This is a bit late but better late than never. Recently, life got in the way with moving furniture and getting the new place situated. However, today I like to say that everything has been moved with only the exception of a box spring for the bed. Other than that, we’re officially moved in.

This past week, I’ve been working on character development in Crimson Queen. I haven’t mentioned that story in a while but I have been working on it bit by bit. My focus, I’m ashamed to admit, has been all over the place since getting a new place. However, now that that is over and done with, I can focus more on what I like to do. For my female lead, Lucinda, specifically, I needed to change her personality a bit.

Previously, it was more geared toward rejecting ‘female’ tasks like sewing and all that but I realized that that outlook on life wasn’t working out. Instead, I changed her dreams, so to speak. Lucinda wants a family but she also wants to follow in her father’s footsteps of mastering the way of a sword. In this way, Lucinda became a more 3-D character as oppose to being a ‘cliche’.

I will still continue to tweak her a bit to stay true to her character but I think I’m on the right path. At least, I hope I am. Plus, since ending Camp NaNoWriMo earlier this year, I have the majority of the store already in the third arc. After some more revision, Crimson Queen should be finished soon. Fingers crossed.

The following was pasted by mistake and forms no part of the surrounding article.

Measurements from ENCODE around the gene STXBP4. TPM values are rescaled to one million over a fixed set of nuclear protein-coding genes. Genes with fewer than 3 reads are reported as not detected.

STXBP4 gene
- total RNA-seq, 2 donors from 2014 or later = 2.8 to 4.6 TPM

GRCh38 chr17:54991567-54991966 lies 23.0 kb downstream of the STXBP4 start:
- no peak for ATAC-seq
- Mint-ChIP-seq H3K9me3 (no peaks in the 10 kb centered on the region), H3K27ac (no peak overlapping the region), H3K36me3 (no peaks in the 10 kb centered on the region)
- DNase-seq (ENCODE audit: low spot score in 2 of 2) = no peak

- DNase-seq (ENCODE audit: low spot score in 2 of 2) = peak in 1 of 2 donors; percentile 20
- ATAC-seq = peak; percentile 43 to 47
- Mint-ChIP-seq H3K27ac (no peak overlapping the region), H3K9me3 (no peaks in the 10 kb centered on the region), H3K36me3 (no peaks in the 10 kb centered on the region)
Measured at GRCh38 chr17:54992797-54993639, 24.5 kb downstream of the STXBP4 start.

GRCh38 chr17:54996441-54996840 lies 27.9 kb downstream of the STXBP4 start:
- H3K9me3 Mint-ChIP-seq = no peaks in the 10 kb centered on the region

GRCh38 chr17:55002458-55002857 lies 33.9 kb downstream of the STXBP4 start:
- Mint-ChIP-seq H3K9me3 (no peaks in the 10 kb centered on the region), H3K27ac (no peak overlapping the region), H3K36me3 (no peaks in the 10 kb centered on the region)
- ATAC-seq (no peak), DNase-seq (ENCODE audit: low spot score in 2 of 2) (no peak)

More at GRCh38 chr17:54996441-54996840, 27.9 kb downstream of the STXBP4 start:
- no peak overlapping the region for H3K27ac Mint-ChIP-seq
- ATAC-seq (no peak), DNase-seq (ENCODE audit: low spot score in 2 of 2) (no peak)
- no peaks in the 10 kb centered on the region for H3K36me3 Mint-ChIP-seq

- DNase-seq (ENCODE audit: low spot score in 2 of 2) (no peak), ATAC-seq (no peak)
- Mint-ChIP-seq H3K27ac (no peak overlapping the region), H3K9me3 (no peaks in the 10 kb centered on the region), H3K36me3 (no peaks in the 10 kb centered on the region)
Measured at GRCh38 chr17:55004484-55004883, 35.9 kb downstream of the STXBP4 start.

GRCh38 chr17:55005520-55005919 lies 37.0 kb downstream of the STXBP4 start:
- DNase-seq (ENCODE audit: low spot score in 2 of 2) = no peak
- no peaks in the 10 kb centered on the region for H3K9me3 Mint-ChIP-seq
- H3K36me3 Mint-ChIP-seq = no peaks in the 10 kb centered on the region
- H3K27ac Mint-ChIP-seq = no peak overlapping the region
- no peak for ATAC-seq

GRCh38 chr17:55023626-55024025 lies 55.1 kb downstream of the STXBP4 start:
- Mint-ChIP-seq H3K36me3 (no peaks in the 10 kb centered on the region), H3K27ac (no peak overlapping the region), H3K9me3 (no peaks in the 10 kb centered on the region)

Posted in Writing

Character Creation – part 1

Sometimes a character pops into my head before the actual story. There might be a small scene around the character but nothing is concrete. I don’t plan for this to happen, it just does.

So, what do I do when I have an idea of a character? For starters, I tend to know the character’s sex. I don’t know the character’s gender until way later.

Next, I think about what kind of world would this character live in? Futuristic? Fantasy? Modern day?

Once, I decide that, I look at the situation they are in. Do they struggle to pay for basic essentials? Are they on the run? Are they a gun for hire? Maybe they are a detective/ investigator.

If I can’t think of an answer, I mix and match. Would this character fit in an urban setting? Would it make sense if they were on the run? Nothing is is ever concrete at the beginning. Characters are like clay. They can be modeled as many times as they need to.

As the character takes shape, pieces tend to fall into place. A character now has a sword and a gun. The only place they drink their coffee is from a run down shop on a corner of a not so nice street. For character creation, I think it’s helpful to start with the little things.